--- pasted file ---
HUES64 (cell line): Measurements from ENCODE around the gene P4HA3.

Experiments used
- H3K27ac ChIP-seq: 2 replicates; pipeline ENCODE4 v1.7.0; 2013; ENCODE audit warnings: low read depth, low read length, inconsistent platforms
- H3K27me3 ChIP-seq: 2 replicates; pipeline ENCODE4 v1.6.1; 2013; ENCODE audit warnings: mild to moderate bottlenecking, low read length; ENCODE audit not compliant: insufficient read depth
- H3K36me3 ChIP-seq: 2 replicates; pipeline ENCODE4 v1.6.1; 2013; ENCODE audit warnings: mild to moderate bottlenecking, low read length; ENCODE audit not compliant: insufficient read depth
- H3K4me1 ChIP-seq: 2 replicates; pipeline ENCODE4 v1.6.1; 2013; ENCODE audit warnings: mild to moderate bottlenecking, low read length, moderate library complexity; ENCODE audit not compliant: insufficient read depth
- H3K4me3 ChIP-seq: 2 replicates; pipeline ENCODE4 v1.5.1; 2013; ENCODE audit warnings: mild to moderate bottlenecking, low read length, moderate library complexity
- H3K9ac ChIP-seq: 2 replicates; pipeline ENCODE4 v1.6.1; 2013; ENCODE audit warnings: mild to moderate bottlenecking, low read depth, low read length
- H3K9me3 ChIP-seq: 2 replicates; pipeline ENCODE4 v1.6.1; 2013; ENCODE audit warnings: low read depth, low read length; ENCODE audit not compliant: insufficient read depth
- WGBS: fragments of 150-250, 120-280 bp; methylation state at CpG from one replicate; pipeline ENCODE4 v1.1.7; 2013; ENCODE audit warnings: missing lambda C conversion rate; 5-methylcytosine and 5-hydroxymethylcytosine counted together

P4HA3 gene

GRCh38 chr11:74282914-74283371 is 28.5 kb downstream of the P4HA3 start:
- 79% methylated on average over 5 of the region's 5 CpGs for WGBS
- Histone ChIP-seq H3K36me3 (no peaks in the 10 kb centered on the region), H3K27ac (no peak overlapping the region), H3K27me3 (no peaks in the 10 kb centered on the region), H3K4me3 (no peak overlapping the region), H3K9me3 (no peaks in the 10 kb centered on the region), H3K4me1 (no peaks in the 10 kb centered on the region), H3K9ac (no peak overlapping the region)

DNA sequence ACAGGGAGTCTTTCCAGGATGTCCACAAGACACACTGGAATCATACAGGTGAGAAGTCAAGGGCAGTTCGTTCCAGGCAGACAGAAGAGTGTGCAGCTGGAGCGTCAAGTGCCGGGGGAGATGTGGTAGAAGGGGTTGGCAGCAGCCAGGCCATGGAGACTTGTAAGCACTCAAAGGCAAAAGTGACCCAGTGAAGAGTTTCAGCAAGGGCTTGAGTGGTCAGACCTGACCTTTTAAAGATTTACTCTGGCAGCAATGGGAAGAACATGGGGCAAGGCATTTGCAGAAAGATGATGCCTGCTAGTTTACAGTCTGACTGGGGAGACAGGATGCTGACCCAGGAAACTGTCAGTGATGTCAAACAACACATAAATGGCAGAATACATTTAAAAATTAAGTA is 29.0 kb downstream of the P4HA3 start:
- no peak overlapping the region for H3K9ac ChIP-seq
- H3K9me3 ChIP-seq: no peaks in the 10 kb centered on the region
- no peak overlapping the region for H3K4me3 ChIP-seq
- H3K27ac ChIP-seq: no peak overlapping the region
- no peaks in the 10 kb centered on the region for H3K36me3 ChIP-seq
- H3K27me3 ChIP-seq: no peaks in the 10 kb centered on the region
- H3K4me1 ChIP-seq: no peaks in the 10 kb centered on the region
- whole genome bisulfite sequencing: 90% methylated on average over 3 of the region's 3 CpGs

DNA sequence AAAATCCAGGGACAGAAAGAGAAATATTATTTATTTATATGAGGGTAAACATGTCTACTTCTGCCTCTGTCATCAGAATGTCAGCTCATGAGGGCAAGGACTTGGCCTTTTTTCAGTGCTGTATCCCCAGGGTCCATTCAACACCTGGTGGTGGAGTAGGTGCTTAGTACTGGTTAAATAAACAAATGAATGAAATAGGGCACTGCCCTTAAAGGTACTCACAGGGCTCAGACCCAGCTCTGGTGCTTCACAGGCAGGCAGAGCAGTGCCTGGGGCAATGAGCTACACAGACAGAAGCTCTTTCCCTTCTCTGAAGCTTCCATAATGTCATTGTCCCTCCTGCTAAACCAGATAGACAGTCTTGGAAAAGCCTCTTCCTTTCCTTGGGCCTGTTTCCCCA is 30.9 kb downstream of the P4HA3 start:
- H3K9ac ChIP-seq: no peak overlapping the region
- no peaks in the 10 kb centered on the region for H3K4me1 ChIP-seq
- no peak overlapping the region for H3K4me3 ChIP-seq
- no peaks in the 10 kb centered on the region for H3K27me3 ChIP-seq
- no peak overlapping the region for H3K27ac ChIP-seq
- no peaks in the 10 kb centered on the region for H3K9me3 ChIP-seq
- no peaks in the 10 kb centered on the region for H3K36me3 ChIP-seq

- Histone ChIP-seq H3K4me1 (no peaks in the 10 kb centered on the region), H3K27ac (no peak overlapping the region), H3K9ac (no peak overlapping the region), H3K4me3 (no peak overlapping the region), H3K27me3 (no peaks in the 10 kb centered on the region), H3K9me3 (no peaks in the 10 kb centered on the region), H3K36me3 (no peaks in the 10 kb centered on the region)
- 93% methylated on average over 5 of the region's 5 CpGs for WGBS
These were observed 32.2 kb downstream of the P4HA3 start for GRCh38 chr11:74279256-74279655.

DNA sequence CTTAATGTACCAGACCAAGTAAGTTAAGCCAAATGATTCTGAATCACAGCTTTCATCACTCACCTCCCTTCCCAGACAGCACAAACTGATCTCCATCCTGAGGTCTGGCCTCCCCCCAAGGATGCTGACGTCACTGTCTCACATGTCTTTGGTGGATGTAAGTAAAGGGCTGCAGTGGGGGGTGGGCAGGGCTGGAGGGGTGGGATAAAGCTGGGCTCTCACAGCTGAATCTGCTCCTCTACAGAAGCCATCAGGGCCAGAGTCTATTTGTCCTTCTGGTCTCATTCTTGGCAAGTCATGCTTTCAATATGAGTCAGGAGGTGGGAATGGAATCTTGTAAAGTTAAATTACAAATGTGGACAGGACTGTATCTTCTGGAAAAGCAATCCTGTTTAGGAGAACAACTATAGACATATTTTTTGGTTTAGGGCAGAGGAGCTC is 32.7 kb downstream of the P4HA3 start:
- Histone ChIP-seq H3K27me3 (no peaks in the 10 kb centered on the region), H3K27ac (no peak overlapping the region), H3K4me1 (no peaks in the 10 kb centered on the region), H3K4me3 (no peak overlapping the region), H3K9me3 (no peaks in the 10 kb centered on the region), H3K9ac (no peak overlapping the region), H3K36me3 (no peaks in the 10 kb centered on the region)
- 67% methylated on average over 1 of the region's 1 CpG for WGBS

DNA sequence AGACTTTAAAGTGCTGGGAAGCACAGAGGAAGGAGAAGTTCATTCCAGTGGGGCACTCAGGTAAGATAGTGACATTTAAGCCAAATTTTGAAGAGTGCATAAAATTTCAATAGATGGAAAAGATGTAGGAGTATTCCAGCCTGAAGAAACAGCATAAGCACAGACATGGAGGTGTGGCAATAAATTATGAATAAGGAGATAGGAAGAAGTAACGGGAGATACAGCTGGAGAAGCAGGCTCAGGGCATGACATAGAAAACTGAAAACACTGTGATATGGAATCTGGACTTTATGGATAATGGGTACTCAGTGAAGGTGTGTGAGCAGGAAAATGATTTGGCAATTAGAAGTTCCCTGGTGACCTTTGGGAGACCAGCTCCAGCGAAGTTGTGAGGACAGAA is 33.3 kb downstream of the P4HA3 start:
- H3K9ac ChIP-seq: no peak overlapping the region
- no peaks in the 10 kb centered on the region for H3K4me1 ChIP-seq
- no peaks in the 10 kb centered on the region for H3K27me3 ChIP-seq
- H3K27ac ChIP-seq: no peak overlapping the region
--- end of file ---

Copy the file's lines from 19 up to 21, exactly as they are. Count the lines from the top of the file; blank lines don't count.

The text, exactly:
- H3K27ac ChIP-seq: no peak overlapping the region
- no peaks in the 10 kb centered on the region for H3K36me3 ChIP-seq
- H3K27me3 ChIP-seq: no peaks in the 10 kb centered on the region